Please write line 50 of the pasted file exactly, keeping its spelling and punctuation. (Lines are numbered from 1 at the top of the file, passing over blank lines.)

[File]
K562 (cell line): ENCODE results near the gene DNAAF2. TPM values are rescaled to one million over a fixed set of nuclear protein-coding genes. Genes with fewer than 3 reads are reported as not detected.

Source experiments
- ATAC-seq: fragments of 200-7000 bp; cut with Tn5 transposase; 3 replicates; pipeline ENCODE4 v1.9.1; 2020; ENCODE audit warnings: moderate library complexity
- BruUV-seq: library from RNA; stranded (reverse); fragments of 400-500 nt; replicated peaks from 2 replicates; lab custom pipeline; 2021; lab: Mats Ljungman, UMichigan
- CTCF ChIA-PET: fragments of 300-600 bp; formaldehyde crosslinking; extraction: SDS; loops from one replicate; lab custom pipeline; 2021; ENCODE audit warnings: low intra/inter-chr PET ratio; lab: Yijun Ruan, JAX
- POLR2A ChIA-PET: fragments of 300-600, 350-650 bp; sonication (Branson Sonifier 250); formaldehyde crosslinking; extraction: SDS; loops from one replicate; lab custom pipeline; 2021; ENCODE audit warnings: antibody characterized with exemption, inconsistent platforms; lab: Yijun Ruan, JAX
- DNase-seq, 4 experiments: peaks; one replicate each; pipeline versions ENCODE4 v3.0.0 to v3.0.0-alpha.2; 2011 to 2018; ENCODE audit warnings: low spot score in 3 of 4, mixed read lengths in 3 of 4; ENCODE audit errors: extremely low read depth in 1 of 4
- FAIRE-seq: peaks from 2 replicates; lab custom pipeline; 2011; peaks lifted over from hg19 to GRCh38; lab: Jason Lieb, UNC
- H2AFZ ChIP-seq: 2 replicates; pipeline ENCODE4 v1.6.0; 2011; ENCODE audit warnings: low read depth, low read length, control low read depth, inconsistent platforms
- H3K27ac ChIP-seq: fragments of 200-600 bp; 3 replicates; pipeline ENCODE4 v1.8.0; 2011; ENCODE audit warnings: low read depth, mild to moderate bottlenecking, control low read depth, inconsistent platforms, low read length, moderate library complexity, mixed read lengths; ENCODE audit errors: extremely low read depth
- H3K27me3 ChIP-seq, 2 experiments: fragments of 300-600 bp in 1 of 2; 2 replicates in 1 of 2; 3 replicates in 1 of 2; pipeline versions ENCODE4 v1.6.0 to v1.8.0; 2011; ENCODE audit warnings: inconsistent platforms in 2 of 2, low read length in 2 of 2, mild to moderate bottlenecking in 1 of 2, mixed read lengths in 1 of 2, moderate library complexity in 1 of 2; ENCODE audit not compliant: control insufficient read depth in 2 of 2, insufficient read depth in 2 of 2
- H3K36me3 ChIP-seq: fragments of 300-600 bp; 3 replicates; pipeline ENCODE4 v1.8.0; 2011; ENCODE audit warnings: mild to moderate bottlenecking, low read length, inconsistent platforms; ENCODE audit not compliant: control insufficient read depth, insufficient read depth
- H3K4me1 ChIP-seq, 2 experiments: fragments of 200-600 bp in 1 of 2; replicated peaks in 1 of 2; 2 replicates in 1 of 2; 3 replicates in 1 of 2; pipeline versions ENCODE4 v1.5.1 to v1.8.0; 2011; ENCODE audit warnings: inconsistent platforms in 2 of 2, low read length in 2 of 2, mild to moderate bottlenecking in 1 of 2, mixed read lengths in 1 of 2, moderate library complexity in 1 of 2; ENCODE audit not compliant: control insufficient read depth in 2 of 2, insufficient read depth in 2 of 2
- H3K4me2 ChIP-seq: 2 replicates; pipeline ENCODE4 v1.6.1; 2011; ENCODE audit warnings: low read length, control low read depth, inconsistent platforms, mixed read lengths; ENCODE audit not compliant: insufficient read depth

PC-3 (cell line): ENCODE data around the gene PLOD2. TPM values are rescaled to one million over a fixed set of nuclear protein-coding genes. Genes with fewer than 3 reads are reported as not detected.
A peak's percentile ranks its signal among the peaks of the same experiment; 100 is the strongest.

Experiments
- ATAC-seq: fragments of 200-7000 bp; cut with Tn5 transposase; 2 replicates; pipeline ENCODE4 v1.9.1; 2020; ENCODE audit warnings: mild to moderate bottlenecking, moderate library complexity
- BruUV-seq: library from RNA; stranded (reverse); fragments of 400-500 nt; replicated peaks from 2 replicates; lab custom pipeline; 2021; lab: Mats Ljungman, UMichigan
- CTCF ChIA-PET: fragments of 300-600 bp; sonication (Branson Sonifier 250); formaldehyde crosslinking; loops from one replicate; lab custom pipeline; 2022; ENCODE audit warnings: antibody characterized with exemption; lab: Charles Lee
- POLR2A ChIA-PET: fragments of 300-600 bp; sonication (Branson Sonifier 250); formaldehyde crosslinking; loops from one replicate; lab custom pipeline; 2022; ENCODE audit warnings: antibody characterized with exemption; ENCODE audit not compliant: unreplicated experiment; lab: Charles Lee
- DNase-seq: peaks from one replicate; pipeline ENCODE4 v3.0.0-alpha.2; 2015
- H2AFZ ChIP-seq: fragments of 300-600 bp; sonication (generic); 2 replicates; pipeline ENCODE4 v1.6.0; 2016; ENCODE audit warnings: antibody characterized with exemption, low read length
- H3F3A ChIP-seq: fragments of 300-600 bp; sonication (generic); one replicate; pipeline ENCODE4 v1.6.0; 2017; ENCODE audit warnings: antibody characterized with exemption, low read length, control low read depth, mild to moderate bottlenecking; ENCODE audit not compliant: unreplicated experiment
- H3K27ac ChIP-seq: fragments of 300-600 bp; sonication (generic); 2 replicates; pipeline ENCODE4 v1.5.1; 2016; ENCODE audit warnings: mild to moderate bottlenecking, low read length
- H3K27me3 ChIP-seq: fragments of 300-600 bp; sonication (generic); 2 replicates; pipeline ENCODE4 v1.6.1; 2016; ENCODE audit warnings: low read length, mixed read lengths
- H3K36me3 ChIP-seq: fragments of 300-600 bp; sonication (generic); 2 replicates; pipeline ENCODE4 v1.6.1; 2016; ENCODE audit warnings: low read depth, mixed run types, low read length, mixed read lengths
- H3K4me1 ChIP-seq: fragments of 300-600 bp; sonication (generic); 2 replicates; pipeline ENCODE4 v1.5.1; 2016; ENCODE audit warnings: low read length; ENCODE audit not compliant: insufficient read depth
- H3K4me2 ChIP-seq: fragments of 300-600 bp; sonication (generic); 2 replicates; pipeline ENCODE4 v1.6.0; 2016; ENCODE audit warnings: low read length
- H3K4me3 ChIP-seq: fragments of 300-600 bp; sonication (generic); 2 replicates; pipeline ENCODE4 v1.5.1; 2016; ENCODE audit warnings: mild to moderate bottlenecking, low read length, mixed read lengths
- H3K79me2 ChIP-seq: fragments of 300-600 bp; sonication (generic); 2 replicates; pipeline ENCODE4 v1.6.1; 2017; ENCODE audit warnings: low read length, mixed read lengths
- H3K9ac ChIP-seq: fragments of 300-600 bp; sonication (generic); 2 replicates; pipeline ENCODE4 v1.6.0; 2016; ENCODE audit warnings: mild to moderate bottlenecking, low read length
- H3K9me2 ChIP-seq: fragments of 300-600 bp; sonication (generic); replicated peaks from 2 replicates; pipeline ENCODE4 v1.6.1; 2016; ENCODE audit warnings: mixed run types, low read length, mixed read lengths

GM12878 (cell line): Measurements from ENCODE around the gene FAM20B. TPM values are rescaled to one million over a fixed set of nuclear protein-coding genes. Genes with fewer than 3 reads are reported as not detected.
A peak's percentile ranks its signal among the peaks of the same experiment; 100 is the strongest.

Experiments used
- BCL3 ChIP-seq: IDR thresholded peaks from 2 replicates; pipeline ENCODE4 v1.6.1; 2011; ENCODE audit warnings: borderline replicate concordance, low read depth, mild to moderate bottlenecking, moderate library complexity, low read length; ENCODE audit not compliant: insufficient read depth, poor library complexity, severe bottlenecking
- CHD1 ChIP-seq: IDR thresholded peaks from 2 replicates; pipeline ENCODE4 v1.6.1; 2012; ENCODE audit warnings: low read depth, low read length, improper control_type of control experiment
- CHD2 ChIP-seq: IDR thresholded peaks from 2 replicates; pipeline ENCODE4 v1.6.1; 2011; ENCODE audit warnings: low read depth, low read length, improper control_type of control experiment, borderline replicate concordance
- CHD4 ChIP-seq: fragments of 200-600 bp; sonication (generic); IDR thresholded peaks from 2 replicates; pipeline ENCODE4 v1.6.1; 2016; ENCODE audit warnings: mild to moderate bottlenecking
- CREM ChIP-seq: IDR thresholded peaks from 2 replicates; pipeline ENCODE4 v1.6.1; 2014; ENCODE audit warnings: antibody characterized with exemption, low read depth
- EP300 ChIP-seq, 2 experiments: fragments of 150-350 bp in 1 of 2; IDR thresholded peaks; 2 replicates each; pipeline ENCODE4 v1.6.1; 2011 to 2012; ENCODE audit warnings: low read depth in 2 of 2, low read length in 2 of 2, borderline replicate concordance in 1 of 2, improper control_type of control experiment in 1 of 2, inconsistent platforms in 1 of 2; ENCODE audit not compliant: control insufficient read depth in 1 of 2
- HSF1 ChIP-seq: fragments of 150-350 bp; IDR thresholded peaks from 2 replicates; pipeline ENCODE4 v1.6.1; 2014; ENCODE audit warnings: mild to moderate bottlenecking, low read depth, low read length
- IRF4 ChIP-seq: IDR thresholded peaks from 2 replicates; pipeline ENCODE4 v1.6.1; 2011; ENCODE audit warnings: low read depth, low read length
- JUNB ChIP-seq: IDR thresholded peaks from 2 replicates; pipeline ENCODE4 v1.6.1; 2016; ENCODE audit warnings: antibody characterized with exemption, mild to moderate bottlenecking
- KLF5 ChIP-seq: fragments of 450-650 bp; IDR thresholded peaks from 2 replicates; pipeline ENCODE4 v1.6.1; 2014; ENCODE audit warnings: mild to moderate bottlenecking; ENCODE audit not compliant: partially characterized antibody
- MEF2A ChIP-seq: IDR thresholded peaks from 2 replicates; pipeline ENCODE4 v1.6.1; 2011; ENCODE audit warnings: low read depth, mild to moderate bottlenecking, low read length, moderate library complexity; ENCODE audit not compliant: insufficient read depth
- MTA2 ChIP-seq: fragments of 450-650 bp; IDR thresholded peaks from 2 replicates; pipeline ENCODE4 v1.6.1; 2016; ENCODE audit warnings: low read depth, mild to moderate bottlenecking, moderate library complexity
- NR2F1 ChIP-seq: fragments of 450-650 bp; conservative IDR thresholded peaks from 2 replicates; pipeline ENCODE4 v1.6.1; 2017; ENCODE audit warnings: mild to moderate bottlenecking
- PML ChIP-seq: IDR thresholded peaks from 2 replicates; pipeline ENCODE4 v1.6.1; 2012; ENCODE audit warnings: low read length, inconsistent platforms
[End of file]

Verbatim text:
- PML ChIP-seq: IDR thresholded peaks from 2 replicates; pipeline ENCODE4 v1.6.1; 2012; ENCODE audit warnings: low read length, inconsistent platforms